We must choose completeness over succinctness when tweeting breaking news, especially if it’s complex breaking news that’s easily misunderstood.
Sam Kirkland, New Orgs Could Have Done a Better Job Tweeting Shutdown News, Poynter.
Yes, yes and yes. Kirkland points to tweets from large media organizations (USA Today, The AP and The Wall Street Journal) on September 27, which state that the Senate “passed” a bill to avert the government shutdown. He writes:
Every editor should know how a bill becomes a law — but no editor should assume every reader does. That’s why some of the breaking news tweets before and during the government shutdown were incomplete and potentially misleading.
He points to large media organizations because the reach of their tweets is enormous.
The real story that day — and every day since, until Wednesday — was what House Republicans would agree to. Democrats in the Senate passing a budget bill meant little if it was dead on arrival in the GOP-led House, as the New York Times’ fantastic ongoing back-and-forth graphic showed throughout the shutdown.
So, the all-caps #BREAKING treatment perhaps made the Senate’s move seem more consequential than it really was, especially with wording that could be misconstrued as indicating the Senate’s vote actually meant the shutdown threat was over. Those three tweets weren’t factually wrong, but responses to them indicated at least some confusion from readers.
Related to our last post, I’m sharing this message from Poynter:
Roger Ailes, the Fox News chairman and CEO, in a speech at the University of North Carolina recently, told journalism students they should change their major. “If you’re going into journalism if you care, then you’re going into the wrong profession … I usually ask (journalists) if they want to change the world in the way it wants to be changed,” Ailes said.
Tom Huang, Poynter adjunct faculty member, has a slightly different take: “Actually, you should go into journalism if you want to save the world. My point is that you don’t get to choose the time that you’re called upon to be brave and do your best work. Don’t forget: A time of crisis and change is a time of incredible opportunity,” he wrote for Poynter.org.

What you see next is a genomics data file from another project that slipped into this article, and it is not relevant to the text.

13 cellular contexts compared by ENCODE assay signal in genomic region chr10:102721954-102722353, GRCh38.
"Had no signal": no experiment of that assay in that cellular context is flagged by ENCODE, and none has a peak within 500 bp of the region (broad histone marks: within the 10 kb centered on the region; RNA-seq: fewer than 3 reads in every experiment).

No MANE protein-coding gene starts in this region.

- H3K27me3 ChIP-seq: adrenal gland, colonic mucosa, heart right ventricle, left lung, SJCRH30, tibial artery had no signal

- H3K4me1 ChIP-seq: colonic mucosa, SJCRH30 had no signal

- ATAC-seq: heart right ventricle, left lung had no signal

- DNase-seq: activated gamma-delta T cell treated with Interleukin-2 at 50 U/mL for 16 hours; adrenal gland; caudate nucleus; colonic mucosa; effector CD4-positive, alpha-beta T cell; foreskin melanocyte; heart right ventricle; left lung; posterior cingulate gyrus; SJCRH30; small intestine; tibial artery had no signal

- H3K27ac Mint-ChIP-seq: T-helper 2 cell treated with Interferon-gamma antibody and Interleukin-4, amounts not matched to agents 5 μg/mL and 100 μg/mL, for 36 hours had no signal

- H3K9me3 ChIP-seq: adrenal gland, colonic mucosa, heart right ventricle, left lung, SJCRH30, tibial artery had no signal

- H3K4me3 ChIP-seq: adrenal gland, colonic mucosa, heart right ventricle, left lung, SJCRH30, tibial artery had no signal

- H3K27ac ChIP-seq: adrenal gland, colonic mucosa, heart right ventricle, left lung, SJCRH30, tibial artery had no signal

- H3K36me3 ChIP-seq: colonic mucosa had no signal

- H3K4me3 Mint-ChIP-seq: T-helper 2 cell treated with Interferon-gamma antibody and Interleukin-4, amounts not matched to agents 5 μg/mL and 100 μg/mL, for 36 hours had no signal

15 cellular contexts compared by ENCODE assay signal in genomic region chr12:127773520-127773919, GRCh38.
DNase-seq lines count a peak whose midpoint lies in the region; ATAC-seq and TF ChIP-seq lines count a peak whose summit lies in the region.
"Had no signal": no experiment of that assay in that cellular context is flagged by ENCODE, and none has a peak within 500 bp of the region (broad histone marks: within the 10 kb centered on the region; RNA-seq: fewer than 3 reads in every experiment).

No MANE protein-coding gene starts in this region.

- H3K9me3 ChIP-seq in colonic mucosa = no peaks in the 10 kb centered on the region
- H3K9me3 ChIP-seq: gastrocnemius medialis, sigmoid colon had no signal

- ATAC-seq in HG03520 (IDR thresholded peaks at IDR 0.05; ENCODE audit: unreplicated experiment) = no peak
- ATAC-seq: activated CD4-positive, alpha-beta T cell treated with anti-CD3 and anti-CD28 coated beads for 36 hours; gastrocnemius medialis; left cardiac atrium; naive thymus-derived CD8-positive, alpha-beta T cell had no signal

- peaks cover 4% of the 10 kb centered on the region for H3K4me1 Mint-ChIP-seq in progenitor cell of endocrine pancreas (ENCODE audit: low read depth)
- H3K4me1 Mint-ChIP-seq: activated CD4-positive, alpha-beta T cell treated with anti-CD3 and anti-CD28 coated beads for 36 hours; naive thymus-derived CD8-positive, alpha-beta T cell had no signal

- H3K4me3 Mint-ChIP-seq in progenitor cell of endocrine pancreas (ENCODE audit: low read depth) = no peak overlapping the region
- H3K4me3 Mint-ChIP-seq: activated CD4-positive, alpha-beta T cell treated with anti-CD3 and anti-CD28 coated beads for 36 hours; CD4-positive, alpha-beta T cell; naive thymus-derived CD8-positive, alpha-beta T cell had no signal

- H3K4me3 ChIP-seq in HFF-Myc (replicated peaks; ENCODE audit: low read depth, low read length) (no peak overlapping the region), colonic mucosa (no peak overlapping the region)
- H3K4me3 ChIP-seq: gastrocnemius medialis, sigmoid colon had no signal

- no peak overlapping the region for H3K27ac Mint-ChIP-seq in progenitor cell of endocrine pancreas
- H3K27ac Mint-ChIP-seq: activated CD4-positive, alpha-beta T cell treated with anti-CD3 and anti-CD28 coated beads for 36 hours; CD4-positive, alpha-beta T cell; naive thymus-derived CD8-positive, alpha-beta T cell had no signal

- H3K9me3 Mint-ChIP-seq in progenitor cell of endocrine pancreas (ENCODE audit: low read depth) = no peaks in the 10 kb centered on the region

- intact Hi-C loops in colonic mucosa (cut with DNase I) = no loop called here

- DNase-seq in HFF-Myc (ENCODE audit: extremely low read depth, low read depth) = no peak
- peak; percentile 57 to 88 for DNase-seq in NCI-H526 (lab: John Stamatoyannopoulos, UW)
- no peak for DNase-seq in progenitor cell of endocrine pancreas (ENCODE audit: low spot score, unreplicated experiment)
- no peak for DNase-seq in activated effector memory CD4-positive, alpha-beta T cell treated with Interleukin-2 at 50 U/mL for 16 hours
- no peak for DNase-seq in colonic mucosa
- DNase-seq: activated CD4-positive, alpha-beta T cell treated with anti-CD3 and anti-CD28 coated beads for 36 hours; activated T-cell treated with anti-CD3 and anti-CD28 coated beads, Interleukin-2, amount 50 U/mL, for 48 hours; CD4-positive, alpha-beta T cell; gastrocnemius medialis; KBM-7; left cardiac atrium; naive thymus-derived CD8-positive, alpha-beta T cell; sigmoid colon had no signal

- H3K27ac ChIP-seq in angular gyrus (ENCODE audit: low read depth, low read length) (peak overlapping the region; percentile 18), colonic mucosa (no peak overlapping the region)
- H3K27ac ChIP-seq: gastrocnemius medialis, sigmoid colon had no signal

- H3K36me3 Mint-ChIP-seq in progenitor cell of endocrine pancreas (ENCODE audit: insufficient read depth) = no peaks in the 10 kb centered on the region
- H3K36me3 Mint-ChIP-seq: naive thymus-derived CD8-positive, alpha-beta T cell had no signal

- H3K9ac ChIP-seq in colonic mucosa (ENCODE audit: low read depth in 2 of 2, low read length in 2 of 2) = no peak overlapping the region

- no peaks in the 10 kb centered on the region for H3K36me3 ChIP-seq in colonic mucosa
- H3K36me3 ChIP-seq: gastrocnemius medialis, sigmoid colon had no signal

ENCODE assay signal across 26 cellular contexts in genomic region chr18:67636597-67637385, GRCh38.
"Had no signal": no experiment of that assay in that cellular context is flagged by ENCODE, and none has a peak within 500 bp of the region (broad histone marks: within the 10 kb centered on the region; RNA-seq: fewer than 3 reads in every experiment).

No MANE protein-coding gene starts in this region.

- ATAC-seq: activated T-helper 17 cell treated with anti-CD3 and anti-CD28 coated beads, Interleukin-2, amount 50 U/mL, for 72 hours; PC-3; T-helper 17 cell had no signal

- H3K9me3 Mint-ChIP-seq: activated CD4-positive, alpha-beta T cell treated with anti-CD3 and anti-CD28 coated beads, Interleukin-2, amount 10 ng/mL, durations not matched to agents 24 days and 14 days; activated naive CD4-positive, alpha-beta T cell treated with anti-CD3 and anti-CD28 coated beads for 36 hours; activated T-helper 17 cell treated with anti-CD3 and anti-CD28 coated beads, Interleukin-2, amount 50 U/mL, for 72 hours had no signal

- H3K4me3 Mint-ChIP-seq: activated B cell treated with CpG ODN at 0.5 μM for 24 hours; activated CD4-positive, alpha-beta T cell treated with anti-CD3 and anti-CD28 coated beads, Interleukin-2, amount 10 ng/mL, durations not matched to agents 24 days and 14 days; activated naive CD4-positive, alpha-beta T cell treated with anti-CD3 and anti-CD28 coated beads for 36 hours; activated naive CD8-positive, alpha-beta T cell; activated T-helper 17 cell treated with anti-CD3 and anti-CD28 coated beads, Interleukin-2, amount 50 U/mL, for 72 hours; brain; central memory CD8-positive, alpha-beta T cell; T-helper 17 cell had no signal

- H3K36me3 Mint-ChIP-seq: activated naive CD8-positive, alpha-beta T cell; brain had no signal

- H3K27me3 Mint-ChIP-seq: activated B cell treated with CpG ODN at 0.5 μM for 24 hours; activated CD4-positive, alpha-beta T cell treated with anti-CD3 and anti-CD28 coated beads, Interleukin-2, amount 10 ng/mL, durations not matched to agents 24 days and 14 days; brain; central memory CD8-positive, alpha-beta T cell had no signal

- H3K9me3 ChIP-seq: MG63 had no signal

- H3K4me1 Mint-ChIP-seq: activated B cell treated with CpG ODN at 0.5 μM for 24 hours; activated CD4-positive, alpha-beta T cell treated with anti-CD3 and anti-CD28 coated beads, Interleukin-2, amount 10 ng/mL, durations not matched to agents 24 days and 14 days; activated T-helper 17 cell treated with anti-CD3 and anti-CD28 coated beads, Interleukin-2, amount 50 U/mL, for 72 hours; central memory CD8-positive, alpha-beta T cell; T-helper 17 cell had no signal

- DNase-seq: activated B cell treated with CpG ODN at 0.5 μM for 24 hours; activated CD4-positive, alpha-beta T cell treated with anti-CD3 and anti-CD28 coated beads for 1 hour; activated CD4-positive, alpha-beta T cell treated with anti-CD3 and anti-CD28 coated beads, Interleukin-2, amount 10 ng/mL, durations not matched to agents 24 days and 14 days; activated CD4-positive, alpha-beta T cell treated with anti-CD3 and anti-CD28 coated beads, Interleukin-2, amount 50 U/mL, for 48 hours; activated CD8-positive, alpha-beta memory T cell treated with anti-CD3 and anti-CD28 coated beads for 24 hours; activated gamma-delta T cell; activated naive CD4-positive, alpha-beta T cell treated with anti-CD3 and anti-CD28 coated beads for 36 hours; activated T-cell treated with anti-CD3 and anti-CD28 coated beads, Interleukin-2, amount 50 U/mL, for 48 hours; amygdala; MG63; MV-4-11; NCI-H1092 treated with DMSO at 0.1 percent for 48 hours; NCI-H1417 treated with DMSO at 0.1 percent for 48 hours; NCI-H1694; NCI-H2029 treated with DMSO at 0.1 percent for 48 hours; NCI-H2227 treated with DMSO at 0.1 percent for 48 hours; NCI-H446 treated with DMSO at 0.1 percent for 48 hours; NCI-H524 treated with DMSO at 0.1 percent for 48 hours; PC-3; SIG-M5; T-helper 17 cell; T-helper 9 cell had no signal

What’s your take on this? Whether you are a student, educator or professional, we would like to know what you think about the value of a journalism degree. Poynter’s Howard Finberg, who has been thinking about the future of journalism and journalism education for years, will be giving a talk at the European Journalism Centre on the future of journalism education, and he hopes you’ll fill out a very short [four to five questions only] survey. He’ll share what he learns at AEJMC this summer as well.
FJP: NewsU will give you a 35 percent discount code to any of their Webinars or Webinar Replays for doing so. Feel free to share your thoughts with us too! (@the_fjp)
Maybe we should just resign ourselves that today is a day of resignation. We’ve talked Steve Jobs, we’ve talked Slate layoffs but now’s the time to talk Jim Romenesko.
For years now he’s curated the news about the news at his eponymous blog at Poynter.org. Literally, the man is a machine. And his curation Fu has been going on for far longer than the rest of us have curated our particular interests.
Via the New York Times:
Mr. Romenesko was a pioneer of a form of online journalism that is now commonplace. Sites like Gawker and Dealbreaker would become popular years later using similar models.
He identified the hunger for niche news, and connected his readers through an online community in which they could debate and comment on the story of the day. And if they had an internal memo they wanted to leak him, all the better. He would post it and guarantee anonymity. His last name became a verb that editors hoped they would never find themselves on the other end of — as in, “You just got Romenesko’d.” That typically meant one of their memos had leaked on his site.
From time to time, this space will serve to mock and highlight the ridiculousness that are lifestyles pieces. After a while, you’ll see that newspapers are just telling us what we already know.